“I wish I’d never heard of Christianity” my 15 year old daughter said one day.
“What? Why?” came my shocked response.
“Because then I wouldn’t know that I was breaking all the rules.”
Her answer stunned me. I had been a pastor for only a few years, but I saw myself as the great champion of grace. I was the “grace guy”, I spent most of my teaching time talking about how God’s grace saves us through faith, apart from works. How had my daughter come to the conclusion that Christianity was about keeping the rules?
I’ve come to realize that there is a learning curve to this message. For my daughter, living under my roof and therefore required to function within the scope of my convictions, her perception of Christianity was linked to my house rules. I did my best to explain the distinction, but it would be years before she caught my drift. That is the strange dichotomy that exists between salvation by grace through faith alone and the good works God created us for. The church has had an uneasy history of trying to manage that dance, often falling to one extreme or the other like a drunkard walking home.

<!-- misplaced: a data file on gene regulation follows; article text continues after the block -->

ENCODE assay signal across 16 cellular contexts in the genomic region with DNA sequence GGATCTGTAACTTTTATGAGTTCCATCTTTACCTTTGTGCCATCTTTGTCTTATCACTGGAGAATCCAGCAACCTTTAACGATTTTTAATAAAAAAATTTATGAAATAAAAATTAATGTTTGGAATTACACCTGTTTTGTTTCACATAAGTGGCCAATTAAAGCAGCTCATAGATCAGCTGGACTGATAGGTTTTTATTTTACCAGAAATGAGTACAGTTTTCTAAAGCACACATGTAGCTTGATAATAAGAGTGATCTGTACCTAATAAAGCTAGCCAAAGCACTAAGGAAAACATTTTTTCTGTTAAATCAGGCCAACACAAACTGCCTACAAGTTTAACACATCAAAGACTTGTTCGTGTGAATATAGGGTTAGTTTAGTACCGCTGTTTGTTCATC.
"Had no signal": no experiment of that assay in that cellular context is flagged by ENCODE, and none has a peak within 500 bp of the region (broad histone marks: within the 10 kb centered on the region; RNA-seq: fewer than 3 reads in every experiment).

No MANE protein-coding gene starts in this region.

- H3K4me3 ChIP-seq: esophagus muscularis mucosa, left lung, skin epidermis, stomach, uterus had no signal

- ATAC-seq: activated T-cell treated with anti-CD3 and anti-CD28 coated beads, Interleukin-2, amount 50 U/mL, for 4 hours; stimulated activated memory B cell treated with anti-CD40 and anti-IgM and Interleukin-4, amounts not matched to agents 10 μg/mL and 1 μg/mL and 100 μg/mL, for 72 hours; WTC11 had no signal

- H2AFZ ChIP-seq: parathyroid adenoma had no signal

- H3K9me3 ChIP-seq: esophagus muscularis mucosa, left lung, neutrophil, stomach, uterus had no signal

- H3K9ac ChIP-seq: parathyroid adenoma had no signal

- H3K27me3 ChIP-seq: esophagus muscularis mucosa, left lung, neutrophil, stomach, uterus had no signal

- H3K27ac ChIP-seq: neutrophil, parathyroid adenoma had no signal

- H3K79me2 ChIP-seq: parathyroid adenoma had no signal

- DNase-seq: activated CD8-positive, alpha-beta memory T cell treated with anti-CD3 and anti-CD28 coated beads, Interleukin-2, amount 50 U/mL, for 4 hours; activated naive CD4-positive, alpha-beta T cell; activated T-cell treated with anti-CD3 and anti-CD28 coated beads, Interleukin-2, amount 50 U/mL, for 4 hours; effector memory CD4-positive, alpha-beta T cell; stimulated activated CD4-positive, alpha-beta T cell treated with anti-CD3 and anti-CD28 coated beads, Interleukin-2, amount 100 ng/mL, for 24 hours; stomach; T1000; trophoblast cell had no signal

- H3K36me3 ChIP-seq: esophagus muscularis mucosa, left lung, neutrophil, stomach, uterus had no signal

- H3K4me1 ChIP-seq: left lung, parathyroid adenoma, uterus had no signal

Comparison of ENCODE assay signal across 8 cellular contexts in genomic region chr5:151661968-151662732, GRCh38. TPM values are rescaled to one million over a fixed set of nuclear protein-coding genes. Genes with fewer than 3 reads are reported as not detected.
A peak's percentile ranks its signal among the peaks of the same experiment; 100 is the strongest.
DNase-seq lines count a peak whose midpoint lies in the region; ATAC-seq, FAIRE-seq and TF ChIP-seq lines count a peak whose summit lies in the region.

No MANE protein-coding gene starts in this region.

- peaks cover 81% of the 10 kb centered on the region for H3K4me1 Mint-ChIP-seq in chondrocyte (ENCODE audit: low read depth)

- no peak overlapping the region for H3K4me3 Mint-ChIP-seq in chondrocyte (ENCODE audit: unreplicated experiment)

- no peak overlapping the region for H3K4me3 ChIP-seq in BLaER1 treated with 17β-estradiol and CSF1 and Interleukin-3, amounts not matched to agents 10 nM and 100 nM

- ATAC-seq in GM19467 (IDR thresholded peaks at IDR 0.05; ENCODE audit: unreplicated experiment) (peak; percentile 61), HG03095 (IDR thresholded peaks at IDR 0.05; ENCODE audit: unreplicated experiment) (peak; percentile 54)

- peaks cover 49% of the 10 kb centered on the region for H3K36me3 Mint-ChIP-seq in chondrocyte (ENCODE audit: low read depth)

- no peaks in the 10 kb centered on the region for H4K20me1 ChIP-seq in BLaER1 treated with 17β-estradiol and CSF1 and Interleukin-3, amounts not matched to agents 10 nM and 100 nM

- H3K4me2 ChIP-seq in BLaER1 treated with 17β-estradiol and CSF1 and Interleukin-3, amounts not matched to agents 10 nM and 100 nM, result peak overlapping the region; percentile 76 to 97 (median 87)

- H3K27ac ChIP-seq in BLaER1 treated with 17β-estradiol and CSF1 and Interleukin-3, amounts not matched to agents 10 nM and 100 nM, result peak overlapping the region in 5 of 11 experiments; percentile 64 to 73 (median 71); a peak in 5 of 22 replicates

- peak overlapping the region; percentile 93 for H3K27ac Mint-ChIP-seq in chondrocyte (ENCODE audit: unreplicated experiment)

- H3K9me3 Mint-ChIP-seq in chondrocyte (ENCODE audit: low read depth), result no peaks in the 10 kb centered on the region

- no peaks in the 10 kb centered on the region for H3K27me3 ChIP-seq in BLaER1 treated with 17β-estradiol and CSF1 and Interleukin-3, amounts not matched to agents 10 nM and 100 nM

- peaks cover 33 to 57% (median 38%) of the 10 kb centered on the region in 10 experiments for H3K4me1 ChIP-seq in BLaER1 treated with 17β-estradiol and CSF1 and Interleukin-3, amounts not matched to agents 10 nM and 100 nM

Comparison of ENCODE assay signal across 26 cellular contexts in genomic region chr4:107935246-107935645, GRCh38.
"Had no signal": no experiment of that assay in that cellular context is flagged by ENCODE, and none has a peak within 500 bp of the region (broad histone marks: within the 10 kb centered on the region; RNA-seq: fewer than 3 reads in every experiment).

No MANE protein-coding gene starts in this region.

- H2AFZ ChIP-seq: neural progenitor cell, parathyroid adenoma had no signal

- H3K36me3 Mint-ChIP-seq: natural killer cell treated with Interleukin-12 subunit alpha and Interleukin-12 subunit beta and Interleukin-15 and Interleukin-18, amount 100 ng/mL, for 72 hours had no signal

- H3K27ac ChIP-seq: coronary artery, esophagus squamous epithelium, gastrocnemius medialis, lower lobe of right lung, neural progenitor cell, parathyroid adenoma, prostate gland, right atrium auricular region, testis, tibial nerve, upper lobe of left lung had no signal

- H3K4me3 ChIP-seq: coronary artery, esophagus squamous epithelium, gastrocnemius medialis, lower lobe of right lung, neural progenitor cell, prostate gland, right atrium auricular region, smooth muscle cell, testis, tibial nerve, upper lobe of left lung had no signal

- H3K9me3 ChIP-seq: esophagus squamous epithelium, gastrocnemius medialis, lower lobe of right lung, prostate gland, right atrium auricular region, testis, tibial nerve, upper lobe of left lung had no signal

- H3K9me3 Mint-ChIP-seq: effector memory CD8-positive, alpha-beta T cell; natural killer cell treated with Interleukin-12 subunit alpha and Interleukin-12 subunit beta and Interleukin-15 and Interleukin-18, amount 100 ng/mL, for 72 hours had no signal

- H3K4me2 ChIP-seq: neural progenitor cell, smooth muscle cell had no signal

For the Apostle Paul, it always came down to faith – but that faith was placed in something transformational.
We’re going to be reading Romans 1:8-17 as we continue our study in that book this Sunday.
The word “faith” is used several times in that section of Scripture. It’s important to understand the greater impact of that word. It is pisitis in the Greek – and is translated a variety of ways. Trust, believe, faith, faithfulness. It is more than just an intellectual assent to a proposition, it means a truth embraced and then lived by.
That being the case, in v8, Paul says the Roman’s faith was talked about all over the world. What would have been on display that would cause people to notice their faith? How has your faith in Christ made a noticeable difference?
In V11, Paul wants to encourage their faith and have his own faith encouraged by them. What do you think that would look like? How can we apply that to our life in community with the church?
The most famous verses of this passage are v16-17, where Paul makes a grand statement concerning his boldness in representing the gospel. We’ll go into this in more depth on Sunday – but notice how Paul says that the Good News is the power of God for salvation. Not a message about that power. How do you understand his meaning? In what way can you imagine the story of Jesus’ death and resurrection being God’s present power? What does Paul say it takes to unleash that power in our lives?
This is a story to live from. It is God’s transformational power at work in this world. I get why Paul is so stoked about it! See you Sunday!